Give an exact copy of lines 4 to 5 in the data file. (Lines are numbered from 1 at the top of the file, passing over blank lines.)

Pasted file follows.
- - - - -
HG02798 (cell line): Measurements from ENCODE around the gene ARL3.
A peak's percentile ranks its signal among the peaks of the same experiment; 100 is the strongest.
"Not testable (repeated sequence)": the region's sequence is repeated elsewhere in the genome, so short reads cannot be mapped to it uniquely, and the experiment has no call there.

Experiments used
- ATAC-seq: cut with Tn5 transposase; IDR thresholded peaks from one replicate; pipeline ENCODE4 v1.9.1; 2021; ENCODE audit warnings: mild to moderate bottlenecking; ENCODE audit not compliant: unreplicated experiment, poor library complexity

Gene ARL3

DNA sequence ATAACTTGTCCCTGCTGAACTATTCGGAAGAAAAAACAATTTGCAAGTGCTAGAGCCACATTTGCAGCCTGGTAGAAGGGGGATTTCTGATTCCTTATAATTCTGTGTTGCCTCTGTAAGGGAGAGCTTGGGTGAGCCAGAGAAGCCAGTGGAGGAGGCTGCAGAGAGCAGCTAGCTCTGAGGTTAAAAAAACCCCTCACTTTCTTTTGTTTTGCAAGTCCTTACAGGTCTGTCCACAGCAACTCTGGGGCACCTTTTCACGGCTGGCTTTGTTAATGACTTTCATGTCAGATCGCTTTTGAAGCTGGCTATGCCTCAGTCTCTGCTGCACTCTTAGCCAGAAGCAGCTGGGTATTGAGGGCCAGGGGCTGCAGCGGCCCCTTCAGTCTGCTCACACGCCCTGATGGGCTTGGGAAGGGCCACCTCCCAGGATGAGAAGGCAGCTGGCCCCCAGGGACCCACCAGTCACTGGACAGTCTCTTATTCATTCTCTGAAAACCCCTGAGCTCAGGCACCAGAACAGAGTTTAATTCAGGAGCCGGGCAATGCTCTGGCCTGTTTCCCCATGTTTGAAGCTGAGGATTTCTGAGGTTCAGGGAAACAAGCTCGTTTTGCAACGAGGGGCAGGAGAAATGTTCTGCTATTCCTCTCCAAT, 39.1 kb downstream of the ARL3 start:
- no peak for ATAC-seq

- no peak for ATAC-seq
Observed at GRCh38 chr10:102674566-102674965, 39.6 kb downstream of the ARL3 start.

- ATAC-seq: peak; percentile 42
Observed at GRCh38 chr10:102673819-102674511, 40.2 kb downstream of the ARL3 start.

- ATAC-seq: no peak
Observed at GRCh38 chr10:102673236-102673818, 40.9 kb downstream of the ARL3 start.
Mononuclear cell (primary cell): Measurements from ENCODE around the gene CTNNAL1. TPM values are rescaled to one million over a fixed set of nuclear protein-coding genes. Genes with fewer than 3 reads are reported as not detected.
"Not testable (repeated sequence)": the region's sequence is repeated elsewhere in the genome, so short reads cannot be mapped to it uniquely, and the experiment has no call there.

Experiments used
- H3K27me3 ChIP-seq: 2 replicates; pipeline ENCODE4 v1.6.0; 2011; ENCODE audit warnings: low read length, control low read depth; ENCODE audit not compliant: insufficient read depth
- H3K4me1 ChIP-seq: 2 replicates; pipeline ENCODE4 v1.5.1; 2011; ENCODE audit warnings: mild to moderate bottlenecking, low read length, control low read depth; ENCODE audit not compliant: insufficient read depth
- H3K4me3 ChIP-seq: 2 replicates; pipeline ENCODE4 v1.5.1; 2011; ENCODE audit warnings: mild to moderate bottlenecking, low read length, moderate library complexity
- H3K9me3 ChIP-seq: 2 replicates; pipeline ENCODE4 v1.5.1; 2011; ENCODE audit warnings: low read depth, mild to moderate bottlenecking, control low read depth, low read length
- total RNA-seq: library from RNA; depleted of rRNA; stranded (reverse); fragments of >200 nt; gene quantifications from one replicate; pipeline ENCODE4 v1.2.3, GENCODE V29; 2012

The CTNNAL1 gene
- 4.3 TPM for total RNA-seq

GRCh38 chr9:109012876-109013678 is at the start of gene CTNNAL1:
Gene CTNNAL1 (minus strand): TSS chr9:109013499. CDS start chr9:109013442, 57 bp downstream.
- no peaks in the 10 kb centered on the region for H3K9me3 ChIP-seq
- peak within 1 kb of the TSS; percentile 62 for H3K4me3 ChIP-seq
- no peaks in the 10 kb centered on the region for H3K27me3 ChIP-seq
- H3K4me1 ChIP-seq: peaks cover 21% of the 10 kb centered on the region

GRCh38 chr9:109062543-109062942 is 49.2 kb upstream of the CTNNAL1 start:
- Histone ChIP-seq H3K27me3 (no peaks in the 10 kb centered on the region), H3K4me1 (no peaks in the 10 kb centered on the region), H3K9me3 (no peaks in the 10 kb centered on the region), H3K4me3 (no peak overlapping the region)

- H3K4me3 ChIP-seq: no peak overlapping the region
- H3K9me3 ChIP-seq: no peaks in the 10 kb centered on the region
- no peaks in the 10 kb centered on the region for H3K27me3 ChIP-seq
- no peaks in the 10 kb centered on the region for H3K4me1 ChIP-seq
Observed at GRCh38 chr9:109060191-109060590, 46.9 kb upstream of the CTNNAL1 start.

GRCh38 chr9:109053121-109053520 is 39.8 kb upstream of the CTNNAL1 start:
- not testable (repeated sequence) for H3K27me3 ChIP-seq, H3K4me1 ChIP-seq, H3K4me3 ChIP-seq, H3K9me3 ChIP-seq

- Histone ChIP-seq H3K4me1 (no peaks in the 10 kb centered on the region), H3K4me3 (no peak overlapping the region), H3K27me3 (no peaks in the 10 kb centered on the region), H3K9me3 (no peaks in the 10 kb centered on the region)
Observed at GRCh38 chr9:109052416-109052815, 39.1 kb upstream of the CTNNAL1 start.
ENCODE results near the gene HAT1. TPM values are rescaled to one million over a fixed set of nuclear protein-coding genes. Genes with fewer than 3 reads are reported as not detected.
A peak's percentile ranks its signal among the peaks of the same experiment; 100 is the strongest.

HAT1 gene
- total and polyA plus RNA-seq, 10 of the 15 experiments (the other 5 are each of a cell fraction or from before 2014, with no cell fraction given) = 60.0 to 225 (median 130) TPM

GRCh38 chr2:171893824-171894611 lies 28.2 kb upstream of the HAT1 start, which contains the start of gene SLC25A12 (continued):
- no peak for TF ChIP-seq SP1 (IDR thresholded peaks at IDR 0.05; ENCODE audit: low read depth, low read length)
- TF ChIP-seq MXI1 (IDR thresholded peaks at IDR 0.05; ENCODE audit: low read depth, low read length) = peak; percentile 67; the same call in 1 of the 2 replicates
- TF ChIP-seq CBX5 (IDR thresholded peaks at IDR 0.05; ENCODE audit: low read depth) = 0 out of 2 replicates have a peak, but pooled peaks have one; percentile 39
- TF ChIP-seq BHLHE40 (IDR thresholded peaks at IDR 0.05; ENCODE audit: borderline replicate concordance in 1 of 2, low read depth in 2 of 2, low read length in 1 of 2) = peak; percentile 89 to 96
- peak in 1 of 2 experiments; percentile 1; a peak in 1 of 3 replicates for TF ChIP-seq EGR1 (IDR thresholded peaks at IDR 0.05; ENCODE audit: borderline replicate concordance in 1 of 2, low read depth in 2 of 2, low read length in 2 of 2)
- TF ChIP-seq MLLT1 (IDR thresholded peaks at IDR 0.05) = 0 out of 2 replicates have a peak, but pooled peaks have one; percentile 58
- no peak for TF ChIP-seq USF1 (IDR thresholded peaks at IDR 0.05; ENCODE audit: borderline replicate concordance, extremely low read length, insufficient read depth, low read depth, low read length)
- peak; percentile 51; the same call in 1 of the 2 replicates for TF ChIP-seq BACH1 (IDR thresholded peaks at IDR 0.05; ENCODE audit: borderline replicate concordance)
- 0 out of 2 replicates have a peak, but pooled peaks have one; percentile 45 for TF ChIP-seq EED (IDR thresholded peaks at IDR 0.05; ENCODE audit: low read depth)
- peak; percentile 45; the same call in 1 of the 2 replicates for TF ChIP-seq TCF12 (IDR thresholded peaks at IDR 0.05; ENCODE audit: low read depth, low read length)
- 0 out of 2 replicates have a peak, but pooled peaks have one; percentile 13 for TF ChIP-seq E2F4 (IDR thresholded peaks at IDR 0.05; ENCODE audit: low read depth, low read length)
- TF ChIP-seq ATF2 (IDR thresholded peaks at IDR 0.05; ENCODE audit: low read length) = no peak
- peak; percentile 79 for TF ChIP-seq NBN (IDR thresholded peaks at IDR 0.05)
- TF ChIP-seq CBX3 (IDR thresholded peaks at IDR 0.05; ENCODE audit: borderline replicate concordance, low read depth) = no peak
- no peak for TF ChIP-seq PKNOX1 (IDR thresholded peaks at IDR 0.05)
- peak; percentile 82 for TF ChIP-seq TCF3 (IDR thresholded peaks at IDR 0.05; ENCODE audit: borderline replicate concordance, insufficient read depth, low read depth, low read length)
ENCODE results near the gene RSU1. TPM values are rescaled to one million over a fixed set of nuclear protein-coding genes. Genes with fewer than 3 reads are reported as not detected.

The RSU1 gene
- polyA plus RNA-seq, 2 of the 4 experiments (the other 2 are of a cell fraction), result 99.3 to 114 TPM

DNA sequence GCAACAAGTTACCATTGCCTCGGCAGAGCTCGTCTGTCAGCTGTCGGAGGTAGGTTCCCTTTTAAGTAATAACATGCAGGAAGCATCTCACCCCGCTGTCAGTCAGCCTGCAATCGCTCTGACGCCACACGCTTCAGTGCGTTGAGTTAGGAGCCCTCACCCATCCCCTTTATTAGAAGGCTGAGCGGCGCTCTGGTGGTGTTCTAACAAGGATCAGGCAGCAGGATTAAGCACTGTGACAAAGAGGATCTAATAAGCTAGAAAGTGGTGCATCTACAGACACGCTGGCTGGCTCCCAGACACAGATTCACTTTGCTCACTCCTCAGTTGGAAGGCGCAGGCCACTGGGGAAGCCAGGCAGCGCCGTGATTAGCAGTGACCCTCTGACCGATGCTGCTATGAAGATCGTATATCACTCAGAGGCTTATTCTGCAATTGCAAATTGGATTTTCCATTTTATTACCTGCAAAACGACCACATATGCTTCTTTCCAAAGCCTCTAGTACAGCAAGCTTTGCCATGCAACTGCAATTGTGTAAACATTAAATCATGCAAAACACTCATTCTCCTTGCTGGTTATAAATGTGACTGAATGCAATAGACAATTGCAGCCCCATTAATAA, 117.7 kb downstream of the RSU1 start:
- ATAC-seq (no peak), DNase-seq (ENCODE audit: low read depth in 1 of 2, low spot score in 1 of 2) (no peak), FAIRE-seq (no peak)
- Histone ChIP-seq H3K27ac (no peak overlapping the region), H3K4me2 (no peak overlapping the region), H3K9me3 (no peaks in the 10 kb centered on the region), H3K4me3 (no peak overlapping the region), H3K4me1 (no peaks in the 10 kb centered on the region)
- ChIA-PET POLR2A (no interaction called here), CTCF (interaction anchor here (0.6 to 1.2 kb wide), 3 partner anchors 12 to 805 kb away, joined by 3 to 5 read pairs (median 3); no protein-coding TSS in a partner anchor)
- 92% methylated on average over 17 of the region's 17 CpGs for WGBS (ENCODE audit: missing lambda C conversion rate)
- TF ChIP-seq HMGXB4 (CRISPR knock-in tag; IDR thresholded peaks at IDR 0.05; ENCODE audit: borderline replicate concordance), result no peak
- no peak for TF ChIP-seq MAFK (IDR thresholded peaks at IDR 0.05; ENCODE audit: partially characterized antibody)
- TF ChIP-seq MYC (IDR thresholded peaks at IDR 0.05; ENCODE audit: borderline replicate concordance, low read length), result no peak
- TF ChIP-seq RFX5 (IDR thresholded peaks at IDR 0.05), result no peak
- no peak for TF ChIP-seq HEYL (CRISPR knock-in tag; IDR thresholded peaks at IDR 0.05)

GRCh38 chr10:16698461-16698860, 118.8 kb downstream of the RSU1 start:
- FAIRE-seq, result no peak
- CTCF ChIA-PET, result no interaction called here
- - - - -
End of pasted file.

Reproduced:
Experiments used
- ATAC-seq: cut with Tn5 transposase; IDR thresholded peaks from one replicate; pipeline ENCODE4 v1.9.1; 2021; ENCODE audit warnings: mild to moderate bottlenecking; ENCODE audit not compliant: unreplicated experiment, poor library complexity